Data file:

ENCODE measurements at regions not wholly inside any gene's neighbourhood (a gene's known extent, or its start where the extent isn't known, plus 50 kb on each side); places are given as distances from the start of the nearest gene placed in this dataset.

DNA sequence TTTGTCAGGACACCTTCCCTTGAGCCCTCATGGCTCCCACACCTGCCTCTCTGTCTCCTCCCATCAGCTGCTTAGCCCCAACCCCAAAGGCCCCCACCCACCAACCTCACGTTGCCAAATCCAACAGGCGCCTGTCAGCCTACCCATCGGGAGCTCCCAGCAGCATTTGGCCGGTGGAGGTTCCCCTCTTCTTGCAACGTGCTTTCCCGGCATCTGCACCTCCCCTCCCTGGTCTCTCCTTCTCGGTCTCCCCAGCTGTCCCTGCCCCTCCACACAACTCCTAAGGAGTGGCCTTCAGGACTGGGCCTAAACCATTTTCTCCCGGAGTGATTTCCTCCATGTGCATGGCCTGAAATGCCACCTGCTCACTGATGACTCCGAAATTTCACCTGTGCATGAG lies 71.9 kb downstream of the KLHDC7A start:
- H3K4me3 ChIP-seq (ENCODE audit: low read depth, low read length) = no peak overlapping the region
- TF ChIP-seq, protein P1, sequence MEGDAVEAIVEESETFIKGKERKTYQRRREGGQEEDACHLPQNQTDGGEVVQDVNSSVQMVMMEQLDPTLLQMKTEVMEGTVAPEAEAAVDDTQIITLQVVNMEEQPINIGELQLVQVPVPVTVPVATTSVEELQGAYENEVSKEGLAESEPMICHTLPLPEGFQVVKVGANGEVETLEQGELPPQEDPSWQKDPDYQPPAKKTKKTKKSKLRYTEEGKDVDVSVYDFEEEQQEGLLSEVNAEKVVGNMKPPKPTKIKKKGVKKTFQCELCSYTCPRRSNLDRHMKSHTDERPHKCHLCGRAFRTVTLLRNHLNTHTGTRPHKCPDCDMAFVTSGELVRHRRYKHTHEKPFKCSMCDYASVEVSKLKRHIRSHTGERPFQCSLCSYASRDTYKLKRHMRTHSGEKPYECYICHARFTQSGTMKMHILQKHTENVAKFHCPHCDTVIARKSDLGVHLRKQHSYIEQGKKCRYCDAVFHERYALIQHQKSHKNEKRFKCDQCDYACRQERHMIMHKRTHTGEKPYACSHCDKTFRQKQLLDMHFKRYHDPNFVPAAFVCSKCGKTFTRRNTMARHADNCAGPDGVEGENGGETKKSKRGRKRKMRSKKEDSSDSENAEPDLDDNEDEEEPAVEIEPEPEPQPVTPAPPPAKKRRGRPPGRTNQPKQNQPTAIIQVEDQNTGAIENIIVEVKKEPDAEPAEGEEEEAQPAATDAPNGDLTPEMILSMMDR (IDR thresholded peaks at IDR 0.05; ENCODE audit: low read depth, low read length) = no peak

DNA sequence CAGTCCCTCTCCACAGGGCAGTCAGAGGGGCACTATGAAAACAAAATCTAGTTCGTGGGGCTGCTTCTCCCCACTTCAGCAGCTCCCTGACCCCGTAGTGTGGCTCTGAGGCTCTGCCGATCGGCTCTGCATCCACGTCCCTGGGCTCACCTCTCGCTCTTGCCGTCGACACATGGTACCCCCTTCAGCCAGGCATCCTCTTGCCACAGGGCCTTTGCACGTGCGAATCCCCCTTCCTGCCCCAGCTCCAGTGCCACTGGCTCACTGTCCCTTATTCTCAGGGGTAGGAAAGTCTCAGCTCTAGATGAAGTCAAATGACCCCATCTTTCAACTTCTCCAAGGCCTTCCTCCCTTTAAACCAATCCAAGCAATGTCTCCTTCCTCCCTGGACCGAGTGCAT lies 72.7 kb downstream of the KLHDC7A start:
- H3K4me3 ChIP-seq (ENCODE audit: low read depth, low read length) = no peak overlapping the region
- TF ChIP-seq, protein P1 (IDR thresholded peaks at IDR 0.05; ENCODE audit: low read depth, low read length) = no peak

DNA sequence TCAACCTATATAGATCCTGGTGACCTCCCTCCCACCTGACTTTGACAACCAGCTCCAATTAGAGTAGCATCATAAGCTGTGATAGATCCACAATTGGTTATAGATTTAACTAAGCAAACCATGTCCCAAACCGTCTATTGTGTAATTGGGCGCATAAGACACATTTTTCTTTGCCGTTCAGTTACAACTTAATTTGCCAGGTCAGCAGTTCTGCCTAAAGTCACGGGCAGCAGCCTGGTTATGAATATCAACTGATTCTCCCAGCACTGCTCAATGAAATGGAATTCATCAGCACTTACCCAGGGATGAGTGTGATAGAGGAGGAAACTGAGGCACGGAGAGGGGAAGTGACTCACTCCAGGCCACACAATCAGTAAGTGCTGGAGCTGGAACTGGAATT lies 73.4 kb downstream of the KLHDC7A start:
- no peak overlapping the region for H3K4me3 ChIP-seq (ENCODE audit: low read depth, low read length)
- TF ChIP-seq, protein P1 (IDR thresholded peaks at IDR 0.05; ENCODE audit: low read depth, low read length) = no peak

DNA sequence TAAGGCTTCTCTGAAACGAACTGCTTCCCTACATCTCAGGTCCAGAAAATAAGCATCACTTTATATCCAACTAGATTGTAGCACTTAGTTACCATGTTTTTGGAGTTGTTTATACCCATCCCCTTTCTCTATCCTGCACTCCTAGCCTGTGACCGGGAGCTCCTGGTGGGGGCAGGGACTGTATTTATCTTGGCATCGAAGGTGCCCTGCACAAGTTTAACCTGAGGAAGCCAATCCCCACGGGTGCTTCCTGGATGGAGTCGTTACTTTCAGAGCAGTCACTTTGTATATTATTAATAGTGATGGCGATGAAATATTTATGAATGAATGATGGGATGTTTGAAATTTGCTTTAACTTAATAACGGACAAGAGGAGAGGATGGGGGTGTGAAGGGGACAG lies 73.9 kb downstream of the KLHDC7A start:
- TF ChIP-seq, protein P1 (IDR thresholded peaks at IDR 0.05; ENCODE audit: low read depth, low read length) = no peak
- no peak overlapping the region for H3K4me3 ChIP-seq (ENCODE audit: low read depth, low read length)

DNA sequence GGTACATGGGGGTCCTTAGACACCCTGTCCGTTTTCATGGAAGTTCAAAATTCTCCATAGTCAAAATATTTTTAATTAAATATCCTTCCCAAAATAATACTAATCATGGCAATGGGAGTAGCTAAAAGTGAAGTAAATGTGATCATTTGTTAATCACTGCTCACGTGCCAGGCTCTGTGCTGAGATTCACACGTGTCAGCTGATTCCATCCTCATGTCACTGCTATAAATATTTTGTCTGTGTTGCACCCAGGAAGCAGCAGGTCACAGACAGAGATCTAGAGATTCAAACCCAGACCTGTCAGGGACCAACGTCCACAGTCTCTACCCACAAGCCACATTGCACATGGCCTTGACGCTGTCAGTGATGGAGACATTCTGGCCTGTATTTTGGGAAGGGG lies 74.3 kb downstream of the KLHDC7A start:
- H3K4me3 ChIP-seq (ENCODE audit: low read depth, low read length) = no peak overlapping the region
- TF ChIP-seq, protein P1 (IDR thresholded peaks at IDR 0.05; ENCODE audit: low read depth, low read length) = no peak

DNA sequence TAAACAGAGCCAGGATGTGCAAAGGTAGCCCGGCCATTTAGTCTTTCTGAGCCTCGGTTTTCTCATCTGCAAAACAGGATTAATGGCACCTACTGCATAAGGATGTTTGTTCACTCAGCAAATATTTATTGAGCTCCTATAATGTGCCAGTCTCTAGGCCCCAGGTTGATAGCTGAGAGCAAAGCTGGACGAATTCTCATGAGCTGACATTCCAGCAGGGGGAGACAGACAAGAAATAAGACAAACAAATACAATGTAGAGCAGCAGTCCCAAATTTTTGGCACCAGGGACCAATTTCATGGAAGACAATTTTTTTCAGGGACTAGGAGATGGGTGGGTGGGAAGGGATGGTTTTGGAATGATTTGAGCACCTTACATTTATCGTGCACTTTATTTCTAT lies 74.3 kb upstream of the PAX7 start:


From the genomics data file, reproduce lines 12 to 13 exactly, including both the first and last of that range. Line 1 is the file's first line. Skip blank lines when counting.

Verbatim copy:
- TF ChIP-seq, protein P1 (IDR thresholded peaks at IDR 0.05; ENCODE audit: low read depth, low read length) = no peak
- no peak overlapping the region for H3K4me3 ChIP-seq (ENCODE audit: low read depth, low read length)